4609 Views 4 Replies Latest reply: Jul 26, 2008 1:15 PM by Plado
See if this helps: Mac OS X 10.4- Keychain Access asks for keychain "login" after changing login password. You can also try repairing the keychain:
Assuming that you are using a recent build of OS X, go to /Applications/Utilities and launch the app called Keychain Access. Go to the Window pulldown menu and select "Keychain First Aid". Enter your password, set the radio button to "Repair", and click "Start".
I'm sorry to report this fact, but I already did do a Repair and a Verify and as I said in the text, it seemed to check out that all was ok yet when I next got a Keychain password box it still carried on rejecting it as before. I'm certain there was no mistake in the typing of the lower case password.
It just doesn't seem to register that the password has been changed. Since I am the administrator, I'm wondering why I can't just turn off all the keychain and login passwords to operate the way the did before.
See if this MacFixit tutorial helps:
Tutorial: Keychain issues; resolving
If you can't access your keychain, or forget your password If you can't get into your keychain file because you've forgotten your password or the keychain file appears to be corrupt, there are a couple of options.
First, if you've forgotten your password, you can use the "Keychain First Aid" utility to make the keychain password the same as the login password.
This can be accomplished via the following process:
Open Keychain Access (located in Applications/Utilities
Go to the "Keychain Access" menu and select "Preferences"
Click the "First Aid" tab
Make sure the "Synchronize login keychain password" box is checked
Close the Preferences window
Go to the "Keychain Access" menu and select "Keychain First Aid"
Enter your username and password
Click the "Repair" button
Another option is to completely delete your keychain then recreate it. This routine is useful if your keychain appears to be corrupt or otherwise inaccessible.
This can be accomplished as follows:
Launch Keychain Access (located in Applications/Utilities)
Click "Show Keychains" in the lower-left corner of the window.
Select the problematic keychain from the left-hand pane.
Navigate to the "File" menu and select "Delete Keychain '(name of keychain)'"
Check all options for deletion and press "OK"
Create a new keychain by going to the "File" menu, then "New" and selecting "New Keychain"
You can now make this keychain your default if you desire by selecting it, then going to the "File" menu and selecting "Make '(name of keychain)' Default"
Login as root and perform repair In some cases, problems with keychains can only be resolved when logged in as the root user.
First, enable root user.
After enabling the root user, and logging in under this account, again open Keychain Access. First attempt repairs using Keychain First Aid, and failing that, delete then recreate the keychain as described above while logged in as root.
Persistently asked for stored passwords If you are persistently asked for passwords in various applications that you have specified should be remembered in a keychain, your "login" keychain may not be active for one reason or another.
Navigate to ~/Library/Keychains/ (this is the Library folder inside your user home folder). Find the file named "login.keychain" and double-click it.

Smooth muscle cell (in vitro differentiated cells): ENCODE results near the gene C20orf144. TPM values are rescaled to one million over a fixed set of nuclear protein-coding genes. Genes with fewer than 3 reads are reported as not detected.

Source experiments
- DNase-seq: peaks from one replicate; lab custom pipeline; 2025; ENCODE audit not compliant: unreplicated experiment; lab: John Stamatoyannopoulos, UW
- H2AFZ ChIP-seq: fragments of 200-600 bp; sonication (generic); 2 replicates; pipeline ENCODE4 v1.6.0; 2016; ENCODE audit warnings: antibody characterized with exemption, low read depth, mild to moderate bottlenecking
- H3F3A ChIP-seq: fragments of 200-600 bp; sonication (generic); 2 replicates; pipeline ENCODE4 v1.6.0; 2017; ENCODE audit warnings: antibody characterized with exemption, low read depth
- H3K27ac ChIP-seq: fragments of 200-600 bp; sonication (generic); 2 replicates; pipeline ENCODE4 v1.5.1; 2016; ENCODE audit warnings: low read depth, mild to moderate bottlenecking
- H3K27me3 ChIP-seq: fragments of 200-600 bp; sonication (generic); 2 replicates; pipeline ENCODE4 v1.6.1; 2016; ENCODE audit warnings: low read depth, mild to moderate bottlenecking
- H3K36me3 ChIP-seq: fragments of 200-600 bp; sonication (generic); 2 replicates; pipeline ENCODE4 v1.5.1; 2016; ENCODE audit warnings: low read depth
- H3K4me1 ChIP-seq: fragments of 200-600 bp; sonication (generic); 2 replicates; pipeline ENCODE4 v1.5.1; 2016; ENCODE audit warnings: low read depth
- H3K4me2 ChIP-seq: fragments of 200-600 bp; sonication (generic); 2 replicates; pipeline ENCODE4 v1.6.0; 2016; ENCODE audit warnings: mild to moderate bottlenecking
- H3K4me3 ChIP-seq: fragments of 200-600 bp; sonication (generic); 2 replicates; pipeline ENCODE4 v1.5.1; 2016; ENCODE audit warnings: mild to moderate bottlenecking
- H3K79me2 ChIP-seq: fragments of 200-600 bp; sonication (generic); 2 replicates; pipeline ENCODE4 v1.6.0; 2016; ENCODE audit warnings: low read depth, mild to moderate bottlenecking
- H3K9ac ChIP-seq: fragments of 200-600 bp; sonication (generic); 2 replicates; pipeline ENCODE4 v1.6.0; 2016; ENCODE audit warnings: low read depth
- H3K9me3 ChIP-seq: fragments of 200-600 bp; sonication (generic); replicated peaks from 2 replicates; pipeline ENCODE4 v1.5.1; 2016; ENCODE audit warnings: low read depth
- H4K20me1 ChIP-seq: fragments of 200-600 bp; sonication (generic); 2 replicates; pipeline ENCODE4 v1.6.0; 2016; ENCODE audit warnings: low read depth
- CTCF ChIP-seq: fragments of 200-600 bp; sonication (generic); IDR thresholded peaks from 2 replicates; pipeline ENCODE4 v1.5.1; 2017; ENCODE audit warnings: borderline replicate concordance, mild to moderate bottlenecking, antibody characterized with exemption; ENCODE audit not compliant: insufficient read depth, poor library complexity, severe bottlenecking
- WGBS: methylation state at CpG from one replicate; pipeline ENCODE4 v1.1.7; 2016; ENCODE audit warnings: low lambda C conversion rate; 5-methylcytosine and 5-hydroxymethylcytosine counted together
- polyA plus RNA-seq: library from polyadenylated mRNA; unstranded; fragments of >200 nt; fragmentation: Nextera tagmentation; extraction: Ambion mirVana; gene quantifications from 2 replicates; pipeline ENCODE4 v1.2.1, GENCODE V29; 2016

Failing that, select the "login" keychain within the Keychain Access application and make sure it is the default keychain by going to the "File" menu and selecting "Make 'Login' Default"
Turn off Keychain synchronization in applications having problems If specific applications are experiencing issues when accessing password-protected material, Keychain may be to blame.
For example, it appears that in some cases, failures in .Mac synchronization transfers are linked to issues with Keychain.
If you are having problems synchronizing data with .Mac servers, you may want to try the following process:
Open System Preferences and access the .Mac pane
Click the "Sync" tab
Uncheck the "Synchronize with .Mac" checkbox
Close System Preferences
Re-open System Preferences and repeat steps 1 and 2
Re-check the "Synchronize with .Mac" checkbox
If the above process does not re-allow synchronization, you may need to leave Keychain synchronization turned off in the "Sync" tab of the .Mac System Preferences pane.
The above comes from an article published on MacFixit.com.
I've marked your reply as Helpful because there are a lot of things in there worth printing out and keeping for future use.
I have to say though that the complexity of managing the keychains is quite beyond me. I can't understand why the user needs to be involved in something so complicated with branches of settings pouring out like twigs on a tree.
During your compiling a very good course of actions to solve the problem I phoned the Support services of the Retailer who sold me the MacBook and he assumed my Keychain must be corrupt rather as you said, and his solution which has worked was to carry out the following actions.
Keychain Folder (DRAG and DROP it into the TRASH)
Click my name USER Admin
Click the LOCK to make the Authorizing password window come up
Enter my working password
Changes now not greyed out so change the tick from my Name to
Then back to my name again.
I had to put a tick in the Keychain box after re-entering email passwords and then ....
At last the Password login box no longer shows up on the boot sequence or when trying to SEND or RECEIVE email
Looking back over it this too was a complicated sequence of repairs and I wonder why the Mac allows the machine to get into such a mess. A simple password prompt would save all the above having to be done. I'm exhausted. But thanks for your tips, I will keep them all on file and consider you've solved it for me by alternative methods. And thank you.